Read speeches, public addresses and congressional testimony by PhRMA CEO and President John Castellani and other pharmaceutical industry leaders. Click on any of the links below to read one of the speeches.
Good morning. Welcome to what Harry Truman called, “Washington’s second-best address.” I want to thank Bob Hugin and the entire Celgene team for their hard work in organizing this meeting. And thank you, PhRMA Board Members, particularly Ian Read of Pfizer – our incoming chairman. Read more.
Thomas Edison distilled his innovative process down to this: I find out what the world needs, then I proceed to invent it. Read more.
Thank you, Dick (Maas). Also, thank Raju and the other for inviting me to be part of this year’s program. The last time I was here at this meeting I was speaking from the translational medicine perspective as the Executive Dean for Research at the Harvard Medical School but I am excited to be speaking today from the perspective of the biopharmaceutical industry, which is equally committed to healing and meeting the health needs of patients through advancing personalized medicine.
My thanks also to the Partnership to Fight Chronic Disease for inviting me to be here today. Believe me, it is wonderful to leave the gloom and doom of Washington, DC, behind, if only for a few days. More importantly, at PhRMA we’re proud of the fact that we were “present at the creation” of PFCD and we continue to be strong supporters of the work you do. Anyone who takes a close look at the state of the nation’s healthcare understands how important that work is. Read more.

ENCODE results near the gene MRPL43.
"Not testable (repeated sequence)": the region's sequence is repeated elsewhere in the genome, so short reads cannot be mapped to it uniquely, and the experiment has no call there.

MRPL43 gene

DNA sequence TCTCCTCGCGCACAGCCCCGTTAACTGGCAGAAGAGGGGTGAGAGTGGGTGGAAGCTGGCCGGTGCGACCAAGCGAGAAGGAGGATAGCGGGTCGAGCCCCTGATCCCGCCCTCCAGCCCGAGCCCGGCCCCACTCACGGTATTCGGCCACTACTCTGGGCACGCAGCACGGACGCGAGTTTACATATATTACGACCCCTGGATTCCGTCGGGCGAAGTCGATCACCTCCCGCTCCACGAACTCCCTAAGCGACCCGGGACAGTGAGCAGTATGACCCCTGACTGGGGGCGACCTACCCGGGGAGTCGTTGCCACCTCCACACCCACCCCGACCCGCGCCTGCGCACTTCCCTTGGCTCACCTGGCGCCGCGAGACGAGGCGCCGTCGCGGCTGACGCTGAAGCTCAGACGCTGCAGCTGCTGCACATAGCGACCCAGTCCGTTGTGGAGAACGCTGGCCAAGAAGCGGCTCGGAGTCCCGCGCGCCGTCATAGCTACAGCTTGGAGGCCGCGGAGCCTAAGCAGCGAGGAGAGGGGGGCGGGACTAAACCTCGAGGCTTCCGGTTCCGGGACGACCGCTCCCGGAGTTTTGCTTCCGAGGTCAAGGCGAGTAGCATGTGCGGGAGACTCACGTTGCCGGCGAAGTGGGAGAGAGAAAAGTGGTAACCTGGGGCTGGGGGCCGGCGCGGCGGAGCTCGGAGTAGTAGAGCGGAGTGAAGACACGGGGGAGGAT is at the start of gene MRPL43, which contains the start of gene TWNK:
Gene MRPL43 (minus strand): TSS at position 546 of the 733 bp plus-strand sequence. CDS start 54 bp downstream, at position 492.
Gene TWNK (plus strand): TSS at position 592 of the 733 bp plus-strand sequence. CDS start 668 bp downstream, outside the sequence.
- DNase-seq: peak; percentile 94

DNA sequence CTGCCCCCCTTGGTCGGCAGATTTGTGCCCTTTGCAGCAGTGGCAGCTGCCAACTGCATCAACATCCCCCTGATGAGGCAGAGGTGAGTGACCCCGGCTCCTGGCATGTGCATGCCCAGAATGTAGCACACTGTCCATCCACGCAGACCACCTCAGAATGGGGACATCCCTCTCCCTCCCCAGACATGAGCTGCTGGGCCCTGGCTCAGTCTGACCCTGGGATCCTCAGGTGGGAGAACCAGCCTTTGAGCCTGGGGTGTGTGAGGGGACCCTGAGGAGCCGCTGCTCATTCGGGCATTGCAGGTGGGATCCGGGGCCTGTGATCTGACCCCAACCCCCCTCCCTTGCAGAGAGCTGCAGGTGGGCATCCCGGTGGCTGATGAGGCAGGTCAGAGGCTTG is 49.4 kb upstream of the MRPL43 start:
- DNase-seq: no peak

Thank you all for joining me today. I am Bob Hugin, Chairman of PhRMA and Chairman/ CEO of Celgene Corporation – a leading medical innovator whose objective to is to help patients with cancer and immune-related and inflammatory conditions live longer and better quality lives. Read more.
Nearly 140 years ago – not too far from here in Menlo Park – Thomas Edison invented the modern research laboratory. Edison’s imagination, innovativeness, hard-work and persistence helped to usher in the modern age and create the world we share today. That world was very different then. Edison’s work was personal. His laboratory and staff were initially small. He required minimal investment and few resources. Yet he could deliver – quickly translating good ideas and his profound mechanical insight into invention after invention in relatively rapid succession. Read more.